Here we have a perfect example of how a web application firewalls is supposed to work, courtesy of IT security manager Jeff Rice, testifying in the ComputerWorld article, We've been blind to attacks on our Websites.
The earnest executive knew that his company’s website was being scraped, but he needed more information:
The firewalls and IDS allow us to see some of what's going on, but can they really detect active content-based attacks? To find out, I installed a Web application firewall in my company's DMZ to tell us about active attacks that may not be identified by our other devices.
Sure enough, the WAF did what it was supposed to do. His report:
Our Web sites are being "scraped" by other companies -- our competitors! Some of the information on our sites is valuable intellectual property. It is provided online, in a restricted manner (passwords and such), to our customers. Such restrictions aren't very difficult to overcome for the Web crawlers that our competitors are using, because webmasters usually don't know much about security. They make a token attempt to put passwords and restrictions on sensitive files, but they often don't do a very good job.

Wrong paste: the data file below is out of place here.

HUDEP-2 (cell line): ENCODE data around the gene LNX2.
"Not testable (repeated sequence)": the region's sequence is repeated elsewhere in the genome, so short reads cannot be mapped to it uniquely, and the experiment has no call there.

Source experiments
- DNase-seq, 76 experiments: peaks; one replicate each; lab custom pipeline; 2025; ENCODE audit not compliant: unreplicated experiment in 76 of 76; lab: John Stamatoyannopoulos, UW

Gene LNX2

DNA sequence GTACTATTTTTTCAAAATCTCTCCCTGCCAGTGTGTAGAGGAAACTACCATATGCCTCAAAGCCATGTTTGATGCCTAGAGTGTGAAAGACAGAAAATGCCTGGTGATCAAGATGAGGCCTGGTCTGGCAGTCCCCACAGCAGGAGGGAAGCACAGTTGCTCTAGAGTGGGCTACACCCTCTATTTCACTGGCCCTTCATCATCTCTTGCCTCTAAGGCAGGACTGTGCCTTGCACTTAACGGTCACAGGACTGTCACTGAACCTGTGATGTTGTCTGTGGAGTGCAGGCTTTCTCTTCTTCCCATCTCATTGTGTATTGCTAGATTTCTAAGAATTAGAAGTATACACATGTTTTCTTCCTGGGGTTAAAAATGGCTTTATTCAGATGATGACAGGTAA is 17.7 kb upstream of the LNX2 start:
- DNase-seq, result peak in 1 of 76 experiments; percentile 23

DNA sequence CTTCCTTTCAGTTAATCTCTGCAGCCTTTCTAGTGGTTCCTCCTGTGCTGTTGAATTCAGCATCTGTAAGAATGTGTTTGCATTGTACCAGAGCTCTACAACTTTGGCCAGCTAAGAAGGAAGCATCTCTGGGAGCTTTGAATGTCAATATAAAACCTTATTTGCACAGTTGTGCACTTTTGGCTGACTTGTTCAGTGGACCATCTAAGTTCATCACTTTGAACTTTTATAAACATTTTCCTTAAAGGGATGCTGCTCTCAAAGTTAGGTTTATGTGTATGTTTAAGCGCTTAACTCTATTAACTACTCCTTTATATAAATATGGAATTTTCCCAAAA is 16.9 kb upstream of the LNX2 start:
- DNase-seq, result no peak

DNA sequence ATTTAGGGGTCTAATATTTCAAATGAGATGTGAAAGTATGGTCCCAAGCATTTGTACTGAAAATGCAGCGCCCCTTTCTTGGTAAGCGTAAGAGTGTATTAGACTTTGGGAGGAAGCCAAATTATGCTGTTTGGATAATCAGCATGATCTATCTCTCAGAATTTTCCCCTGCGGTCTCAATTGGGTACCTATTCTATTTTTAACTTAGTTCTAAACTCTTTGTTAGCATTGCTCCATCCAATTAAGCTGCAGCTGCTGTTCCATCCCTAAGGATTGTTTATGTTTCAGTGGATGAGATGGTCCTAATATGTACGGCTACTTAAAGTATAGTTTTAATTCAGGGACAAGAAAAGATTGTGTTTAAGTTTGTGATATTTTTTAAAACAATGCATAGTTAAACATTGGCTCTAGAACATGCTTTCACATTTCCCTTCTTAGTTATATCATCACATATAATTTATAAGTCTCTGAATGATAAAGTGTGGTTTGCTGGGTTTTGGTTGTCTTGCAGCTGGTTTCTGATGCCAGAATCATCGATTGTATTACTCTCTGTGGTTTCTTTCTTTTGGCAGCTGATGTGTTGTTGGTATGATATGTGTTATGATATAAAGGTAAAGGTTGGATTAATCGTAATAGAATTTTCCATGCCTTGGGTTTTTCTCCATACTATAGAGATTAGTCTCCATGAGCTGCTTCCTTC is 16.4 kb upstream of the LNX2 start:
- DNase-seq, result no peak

Not only that, but the site was under constant attack from hundreds of SQL injection attacks every day.
Given his job title, Jeff probably wasn’t sleeping too well at night. But at least now he had the information to go back to his web developers and push them to build their site with better security in mind.
Their WAF’s findings furnished the proof management needed to begin fixing the known issues – no doubt with far less cost than if hackers perpetrated a successful data breach through the website (See Investment in Proactive Security Beats Cost of Doing Nothing). When you know where the problem is, it’s a lot easier to fix it.
Vaclav Vincalek October 13th, 2009 08:30:00 AM